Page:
Document Type

Working Paper

Date of this Version

8-14-2020

Funding

We are grateful to Hans Peter Kohler, Sarah Hayford, Ann Orloff, Mónica Caudillo, Abigail Weitzman and participants of the 2019 Gender, Power, Theory, the 2019 Global Family Change workshop, and the 2019 American Sociological Association Annual Meeting for helpful comments on an earlier version of this manuscript. We gratefully acknowledge support for this paper through the Global Family Change (GFC) Project (http://web.sas.upenn.edu/ gfc), which is a collaboration between the University of Pennsylvania, University of Oxford (Nuffield College), Bocconi University, and the Centre d’Estudis Demogràfics (CED) at the Universitat Autònoma de Barcelona.

Abstract

Background: Scant research explores the association between women’s employment and fertility on a truly global scale due to limited cross-national comparative standardized information across contexts.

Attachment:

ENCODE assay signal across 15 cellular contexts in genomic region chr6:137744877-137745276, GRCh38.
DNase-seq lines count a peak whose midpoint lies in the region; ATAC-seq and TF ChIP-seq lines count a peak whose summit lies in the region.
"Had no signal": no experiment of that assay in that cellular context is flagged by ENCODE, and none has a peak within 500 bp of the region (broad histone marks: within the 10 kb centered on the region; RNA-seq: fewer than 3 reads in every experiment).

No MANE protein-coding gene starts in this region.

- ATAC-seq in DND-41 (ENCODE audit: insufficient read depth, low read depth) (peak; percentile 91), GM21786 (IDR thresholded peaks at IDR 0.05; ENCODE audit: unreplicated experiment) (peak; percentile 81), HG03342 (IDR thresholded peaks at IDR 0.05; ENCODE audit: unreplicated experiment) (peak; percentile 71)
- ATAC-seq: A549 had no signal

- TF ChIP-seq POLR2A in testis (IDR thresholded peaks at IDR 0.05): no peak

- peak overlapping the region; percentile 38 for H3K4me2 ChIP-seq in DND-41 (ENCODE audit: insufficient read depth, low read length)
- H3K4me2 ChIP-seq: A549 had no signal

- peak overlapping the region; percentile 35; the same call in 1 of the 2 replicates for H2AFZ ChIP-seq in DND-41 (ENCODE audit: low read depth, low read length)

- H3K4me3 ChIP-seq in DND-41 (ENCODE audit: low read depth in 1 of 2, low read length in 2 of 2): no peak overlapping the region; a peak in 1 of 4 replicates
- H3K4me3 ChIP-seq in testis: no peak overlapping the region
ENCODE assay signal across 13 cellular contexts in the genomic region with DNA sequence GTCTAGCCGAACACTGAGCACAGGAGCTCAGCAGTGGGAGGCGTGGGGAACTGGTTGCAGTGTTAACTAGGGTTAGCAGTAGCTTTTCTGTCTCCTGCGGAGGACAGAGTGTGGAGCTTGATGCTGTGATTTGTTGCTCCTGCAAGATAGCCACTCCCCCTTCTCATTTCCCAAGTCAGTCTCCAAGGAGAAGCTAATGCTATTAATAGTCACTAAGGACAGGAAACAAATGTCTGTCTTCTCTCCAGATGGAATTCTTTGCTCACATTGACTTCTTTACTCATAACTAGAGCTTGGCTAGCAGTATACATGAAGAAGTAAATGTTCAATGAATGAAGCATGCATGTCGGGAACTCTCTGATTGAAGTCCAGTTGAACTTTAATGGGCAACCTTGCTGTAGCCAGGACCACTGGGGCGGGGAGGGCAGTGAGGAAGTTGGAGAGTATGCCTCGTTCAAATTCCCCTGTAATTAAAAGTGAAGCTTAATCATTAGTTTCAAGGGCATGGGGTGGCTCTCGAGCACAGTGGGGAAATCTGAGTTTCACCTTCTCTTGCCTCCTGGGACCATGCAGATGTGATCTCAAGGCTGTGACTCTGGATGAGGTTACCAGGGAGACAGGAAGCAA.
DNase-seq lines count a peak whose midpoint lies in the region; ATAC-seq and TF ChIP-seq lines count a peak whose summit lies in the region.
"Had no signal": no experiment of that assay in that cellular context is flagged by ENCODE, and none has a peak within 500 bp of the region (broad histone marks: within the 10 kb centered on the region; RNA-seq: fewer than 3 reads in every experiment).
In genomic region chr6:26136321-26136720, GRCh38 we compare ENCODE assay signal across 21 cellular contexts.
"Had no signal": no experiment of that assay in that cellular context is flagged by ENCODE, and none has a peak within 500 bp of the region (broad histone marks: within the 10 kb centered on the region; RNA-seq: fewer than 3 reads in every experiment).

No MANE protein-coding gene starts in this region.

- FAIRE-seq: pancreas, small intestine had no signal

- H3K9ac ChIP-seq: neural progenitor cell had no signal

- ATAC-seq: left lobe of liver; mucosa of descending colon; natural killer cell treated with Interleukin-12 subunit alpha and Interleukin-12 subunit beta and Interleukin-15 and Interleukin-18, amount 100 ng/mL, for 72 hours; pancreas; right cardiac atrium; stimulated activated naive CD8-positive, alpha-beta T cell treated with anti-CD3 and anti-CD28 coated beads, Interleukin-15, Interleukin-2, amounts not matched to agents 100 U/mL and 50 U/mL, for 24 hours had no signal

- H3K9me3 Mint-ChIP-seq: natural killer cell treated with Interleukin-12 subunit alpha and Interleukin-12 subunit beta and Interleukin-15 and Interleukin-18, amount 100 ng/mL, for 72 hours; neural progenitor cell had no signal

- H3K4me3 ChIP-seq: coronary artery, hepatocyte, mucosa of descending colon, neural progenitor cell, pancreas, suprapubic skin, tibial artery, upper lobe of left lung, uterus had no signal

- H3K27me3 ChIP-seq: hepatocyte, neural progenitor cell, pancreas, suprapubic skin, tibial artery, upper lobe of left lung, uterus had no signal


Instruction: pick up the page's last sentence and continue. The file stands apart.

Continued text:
Methods: The paper compiles a unique dataset that combines nationally representative country-level data on women’s wage employment from the International Labor Organization with fertility and reproductive health measures from the United Nations and additional information from UNESCO, OECD and the World Bank. This dataset is used to explore the linear association between women’s employment and fertility/reproductive health around the world between 1960 and 2015.

Results: Women’s wage employment is negatively correlated with total fertility rates and unmet need for family planning and positively correlated with modern contraceptive use in every major world region. Nonetheless, evidence suggest these findings hold for non-agricultural—but not agricultural—employment only.

Contribution: Our analysis documents the linear association between women’s employment and fertility on a global scale and widens the discussion to include reproductive health outcomes as well. Better understanding these empirical associations on a global scale is important for understanding the mechanisms behind global fertility change.

Keywords

employment, fertility, reproductive health, global, gender, families

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Date Posted: 14 August 2020